Do you think your family might be ready to add a pet to your family? Come visit the Austin Humane Society to meet pets that are purrfect for you!
The Truth Behind Animal Hoarding
We've all seen the photos on the news: dogs covered in feces-filled dreadlocks, cats coated in filth, piles of waste and trash filling the home. Hoarding is a problem that has been brought to the forefront of America's consciousness by shows like Hoarders and Confessions: Animal Hoarding. But unfortunately, animal hoarding is much more common than most people realize.
So, what is an animal hoarder?
Animal hoarding is an extremely complicated issue that effects entire communities because of the mental health, animal welfare and public safety concerns involved. To be considered an animal hoarder, a group or individual must:
- Have more than the typical number of companion animals
- Be unable to provide even minimally acceptable standards of nutrition, sanitation, shelter and medical care. Often this inability results in starvation, illness and even death.
- Be in denial about their inability to provide the minimally acceptable standards of care and the impact it is having on their animals and themselves.
Most animal lovers know someone who has multiple pets -- that does not make them an animal hoarder. It is crucial to realize it is not merely the number of animals involved that makes an individual a hoarder. In order to be a hoarder, an individual must meet all three criteria.
Why do people hoard animals?
The results of animal hoarding can be horrific, but before you place judgement on the animals' owners, please understand that these individuals suffer from severe mental illness. ASPCA writes the following: "It is not clearly understood why people become animal hoarders. Early research pointed toward a variant of obsessive-compulsive disorders but new studies and theories are leading toward attachment disorders in conjunction with personality disorders, paranoia, delusional thinking, depression and other mental illnesses. Some animal hoarders began collecting after a traumatic event or loss, while others see themselves as 'rescuers' who save animals from a life on the street.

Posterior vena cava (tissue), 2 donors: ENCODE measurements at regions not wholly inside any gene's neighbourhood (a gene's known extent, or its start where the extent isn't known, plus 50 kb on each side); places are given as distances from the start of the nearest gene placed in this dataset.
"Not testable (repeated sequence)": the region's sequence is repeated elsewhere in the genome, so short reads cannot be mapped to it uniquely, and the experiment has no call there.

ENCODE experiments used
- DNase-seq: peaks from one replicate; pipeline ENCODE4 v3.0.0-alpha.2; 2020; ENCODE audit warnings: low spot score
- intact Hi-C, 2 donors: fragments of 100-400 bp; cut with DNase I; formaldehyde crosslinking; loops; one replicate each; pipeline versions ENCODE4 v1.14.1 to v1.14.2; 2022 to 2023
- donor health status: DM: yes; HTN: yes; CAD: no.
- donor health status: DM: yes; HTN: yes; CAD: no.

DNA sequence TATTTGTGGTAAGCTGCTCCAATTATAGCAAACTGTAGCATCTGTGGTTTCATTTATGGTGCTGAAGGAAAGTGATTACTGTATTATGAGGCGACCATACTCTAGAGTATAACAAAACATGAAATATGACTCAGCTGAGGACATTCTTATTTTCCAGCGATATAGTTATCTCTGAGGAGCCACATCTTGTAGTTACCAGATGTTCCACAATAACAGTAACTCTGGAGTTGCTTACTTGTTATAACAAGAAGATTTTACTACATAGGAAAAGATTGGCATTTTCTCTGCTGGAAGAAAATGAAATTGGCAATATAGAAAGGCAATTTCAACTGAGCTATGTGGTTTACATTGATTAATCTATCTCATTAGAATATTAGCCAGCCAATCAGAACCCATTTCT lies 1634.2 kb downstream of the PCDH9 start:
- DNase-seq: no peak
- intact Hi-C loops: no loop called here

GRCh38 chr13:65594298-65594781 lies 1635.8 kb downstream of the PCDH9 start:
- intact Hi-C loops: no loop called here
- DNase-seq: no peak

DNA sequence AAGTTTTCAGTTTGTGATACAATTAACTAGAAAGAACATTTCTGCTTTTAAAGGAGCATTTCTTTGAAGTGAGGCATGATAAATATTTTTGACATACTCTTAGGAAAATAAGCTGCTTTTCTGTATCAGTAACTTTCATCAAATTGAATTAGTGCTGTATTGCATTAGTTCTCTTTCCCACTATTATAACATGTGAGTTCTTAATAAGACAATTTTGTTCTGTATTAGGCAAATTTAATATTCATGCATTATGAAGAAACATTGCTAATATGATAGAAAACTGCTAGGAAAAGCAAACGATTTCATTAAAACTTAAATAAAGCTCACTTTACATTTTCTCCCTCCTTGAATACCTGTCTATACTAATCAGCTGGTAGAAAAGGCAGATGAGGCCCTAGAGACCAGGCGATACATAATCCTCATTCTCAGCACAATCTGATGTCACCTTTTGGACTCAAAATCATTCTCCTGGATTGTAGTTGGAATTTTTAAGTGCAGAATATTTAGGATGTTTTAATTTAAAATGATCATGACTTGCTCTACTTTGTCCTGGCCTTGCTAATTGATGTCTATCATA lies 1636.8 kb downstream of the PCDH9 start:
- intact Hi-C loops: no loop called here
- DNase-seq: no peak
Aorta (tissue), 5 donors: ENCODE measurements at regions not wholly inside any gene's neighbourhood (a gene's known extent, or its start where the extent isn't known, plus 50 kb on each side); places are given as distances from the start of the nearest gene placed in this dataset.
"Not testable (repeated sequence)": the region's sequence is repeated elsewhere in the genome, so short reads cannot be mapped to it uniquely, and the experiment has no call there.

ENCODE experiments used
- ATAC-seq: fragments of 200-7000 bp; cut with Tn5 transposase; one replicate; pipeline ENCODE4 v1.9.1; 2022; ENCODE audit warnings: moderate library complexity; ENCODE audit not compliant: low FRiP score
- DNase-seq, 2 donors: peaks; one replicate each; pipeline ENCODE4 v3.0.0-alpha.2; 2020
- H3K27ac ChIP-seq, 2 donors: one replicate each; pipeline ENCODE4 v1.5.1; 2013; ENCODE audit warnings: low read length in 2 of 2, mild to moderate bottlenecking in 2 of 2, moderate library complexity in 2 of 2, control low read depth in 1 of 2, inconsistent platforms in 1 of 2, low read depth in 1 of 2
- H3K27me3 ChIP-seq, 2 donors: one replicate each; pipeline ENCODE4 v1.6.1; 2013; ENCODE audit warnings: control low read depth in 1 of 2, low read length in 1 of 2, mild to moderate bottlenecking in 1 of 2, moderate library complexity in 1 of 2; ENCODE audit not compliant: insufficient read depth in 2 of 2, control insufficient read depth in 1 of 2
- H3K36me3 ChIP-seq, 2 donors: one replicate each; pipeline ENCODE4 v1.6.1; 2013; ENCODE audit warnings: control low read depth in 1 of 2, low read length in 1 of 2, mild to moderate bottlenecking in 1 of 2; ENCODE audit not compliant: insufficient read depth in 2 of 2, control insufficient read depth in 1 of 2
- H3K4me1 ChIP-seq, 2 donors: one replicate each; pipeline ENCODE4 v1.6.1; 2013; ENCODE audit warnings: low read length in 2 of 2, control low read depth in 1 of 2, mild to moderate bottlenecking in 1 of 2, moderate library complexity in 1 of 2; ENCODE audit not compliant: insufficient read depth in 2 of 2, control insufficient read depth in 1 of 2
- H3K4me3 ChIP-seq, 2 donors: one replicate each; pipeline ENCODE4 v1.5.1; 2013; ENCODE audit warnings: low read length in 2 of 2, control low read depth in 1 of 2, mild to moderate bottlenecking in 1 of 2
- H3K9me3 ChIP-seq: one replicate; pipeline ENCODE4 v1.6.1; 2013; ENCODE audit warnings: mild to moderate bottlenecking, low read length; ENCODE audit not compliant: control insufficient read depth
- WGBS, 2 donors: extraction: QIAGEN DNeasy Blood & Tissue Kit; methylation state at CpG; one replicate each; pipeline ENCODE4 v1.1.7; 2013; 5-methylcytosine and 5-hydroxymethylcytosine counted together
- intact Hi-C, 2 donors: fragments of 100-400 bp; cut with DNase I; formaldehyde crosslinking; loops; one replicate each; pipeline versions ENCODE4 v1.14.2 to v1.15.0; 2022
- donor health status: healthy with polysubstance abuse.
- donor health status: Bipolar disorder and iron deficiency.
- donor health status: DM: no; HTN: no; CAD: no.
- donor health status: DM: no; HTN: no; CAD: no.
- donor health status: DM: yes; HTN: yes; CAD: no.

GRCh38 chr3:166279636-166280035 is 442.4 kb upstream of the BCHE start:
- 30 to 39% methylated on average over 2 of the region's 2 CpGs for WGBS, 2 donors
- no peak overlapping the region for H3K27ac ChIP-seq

Animal hoarders may think they have good intentions, but their irrational behaviors cause significant suffering to the large numbers of animals in their care. The "hoarder" does not intend to inflict harm on the animals, and in most cases, the "hoarder" can no longer take care of himself, much less multiple animals."
How common is animal hoarding?
There are approximately 3,500 cases reported and 250,000 animals that are effected each year in the United States alone. Thanks to increased awareness of animal hoarding, the number of cases being reported over the past four years have nearly doubled.
What you should do if you know of an animal hoarder?
If you suspect that you know an animal hoarder, the best thing you can do is contact your local humane law enforcement department. While we do assist in animal hoarding cases, AHS does not have a law enforcement arm and therefore we cannot initially investigate these claims. In Travis County, please call 3-1-1 and they will put you in touch with the appropriate authorities. You may be scared of reporting someone you know, but the person and the animals both are in dire need of help, it is the best thing you can do for all parties involved!
Austin Humane Society recently rescued 19 negelected dogs from an animal hoarder. Please donate today to help us fund their care and the care of the thousands of animals we rescue each year.